Figure 3

Specify database settings on this screen. Click Next.

Figure 4

Specify a Passphrase. And make sure the Passphrase is stored in a safe and retrievable place as we would need this for various activities like adding more servers to the farm, etc.

Figure 5

This is new in SharePoint 2016. You can specify a predefined role for the server you are configuring. For this lab, we will configure single server farm. For an elaborated description of each role, refer to my previous post “What’s new in SharePoint 2016 (and what’s deprecated)“. Click Next.

Figure 6

Review the parameters selected and entered and click Next.

Figure 7

You should see the configuration in progress. Creating the configuration database may take most of the time, everything else should complete relatively fast.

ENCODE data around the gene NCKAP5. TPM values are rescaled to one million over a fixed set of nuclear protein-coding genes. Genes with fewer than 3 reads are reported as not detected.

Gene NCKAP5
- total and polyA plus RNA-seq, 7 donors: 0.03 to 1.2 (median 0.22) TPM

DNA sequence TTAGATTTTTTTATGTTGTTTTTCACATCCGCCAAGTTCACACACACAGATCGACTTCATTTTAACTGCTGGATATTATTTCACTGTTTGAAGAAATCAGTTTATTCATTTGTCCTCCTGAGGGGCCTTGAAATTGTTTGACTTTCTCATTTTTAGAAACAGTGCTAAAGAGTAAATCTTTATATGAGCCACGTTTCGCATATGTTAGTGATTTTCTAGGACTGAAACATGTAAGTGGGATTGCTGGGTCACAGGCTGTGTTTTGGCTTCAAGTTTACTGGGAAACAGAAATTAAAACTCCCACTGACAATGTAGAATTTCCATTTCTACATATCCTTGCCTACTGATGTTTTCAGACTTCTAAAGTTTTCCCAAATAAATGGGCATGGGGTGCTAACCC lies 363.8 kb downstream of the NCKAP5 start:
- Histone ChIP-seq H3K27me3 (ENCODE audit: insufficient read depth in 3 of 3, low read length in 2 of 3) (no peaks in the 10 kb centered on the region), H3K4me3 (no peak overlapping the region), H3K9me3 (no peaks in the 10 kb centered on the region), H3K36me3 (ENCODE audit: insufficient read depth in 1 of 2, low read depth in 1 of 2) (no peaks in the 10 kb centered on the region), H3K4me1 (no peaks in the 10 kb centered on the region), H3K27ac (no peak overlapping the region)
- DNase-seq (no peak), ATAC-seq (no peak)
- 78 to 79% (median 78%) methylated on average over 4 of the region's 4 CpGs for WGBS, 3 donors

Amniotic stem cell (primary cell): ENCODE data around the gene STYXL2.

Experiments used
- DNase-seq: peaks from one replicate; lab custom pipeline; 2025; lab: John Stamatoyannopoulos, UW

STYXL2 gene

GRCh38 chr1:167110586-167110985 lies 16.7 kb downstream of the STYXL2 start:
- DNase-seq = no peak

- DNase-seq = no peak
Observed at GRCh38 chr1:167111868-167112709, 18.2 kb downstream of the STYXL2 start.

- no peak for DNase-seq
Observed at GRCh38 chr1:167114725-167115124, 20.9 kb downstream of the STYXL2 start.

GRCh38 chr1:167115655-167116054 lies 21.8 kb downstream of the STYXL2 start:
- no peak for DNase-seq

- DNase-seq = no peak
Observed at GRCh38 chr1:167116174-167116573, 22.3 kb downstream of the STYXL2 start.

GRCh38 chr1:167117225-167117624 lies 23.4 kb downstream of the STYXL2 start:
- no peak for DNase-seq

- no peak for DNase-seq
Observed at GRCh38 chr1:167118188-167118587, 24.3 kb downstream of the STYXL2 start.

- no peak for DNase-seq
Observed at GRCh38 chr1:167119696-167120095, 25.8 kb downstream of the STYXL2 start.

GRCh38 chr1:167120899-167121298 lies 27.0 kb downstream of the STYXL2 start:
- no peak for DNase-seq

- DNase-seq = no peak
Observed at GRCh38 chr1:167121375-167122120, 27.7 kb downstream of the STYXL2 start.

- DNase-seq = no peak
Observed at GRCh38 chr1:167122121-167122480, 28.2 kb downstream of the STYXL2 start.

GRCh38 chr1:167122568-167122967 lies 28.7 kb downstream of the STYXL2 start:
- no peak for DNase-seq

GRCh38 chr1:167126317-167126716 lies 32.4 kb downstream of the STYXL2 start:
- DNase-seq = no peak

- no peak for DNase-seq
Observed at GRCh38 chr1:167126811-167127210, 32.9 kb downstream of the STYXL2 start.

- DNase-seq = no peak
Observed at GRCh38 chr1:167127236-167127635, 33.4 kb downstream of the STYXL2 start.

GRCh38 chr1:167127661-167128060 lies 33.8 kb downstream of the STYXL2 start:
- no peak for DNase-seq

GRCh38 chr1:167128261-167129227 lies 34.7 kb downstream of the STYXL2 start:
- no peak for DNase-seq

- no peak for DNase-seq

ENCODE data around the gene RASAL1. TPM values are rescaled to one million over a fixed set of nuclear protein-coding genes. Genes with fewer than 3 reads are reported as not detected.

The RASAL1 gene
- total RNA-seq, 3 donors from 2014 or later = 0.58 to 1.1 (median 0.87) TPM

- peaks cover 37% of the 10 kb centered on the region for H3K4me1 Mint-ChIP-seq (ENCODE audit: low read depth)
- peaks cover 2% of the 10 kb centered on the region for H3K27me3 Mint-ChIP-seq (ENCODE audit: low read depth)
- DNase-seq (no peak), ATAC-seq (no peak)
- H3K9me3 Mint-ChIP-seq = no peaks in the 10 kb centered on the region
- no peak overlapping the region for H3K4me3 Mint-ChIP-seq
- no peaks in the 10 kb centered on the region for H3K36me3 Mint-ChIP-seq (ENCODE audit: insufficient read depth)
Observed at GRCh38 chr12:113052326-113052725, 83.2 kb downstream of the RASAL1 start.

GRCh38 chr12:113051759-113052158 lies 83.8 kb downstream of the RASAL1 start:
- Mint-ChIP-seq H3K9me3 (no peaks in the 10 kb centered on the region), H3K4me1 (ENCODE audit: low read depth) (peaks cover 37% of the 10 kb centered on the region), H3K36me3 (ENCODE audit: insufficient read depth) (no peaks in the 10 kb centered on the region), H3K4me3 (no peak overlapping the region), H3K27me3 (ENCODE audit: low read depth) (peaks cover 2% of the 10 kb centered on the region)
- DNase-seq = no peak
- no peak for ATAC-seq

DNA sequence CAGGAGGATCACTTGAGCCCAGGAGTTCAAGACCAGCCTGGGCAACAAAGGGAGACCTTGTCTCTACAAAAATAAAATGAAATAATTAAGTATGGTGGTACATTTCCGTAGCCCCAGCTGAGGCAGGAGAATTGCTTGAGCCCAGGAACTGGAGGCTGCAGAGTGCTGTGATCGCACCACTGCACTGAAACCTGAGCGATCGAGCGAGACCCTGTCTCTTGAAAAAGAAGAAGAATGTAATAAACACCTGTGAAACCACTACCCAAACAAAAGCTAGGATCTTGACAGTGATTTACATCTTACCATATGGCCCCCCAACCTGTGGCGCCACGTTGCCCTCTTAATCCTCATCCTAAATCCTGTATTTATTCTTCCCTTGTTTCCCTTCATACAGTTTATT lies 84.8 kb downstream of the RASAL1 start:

Figure 8

Once the configuration is successful, you will see the following completion message. Click Finish. This should start Central Administration screen and a wizard to configure all Service Applications. Click cancel, we will configure these service applications manually.

Figure 9

Navigate to Central Administration à Security à Configured Managed Service Accounts and add the service accounts configured. You should be able to see the following once the Managed Accounts are configured.

Figure 10

Navigate to Central Administration à Manage Service Applications. You should be able to see the two default service applications.

Figure 11

Once this step is completed, it’s good to review the following.

  1. Central Administration à Security à Manage the farm administrators group and review that you have all the required accounts (E.g. Admins, etc) added in there.
  2. You are able to access SharePoint 2016 PowerShell.

In my next blog post, I will show you how to create and configure service applications manually along with their PowerShell scripts. Till then, keep watching this space.

Configure SharePoint 2016 Service Accounts (Part 5)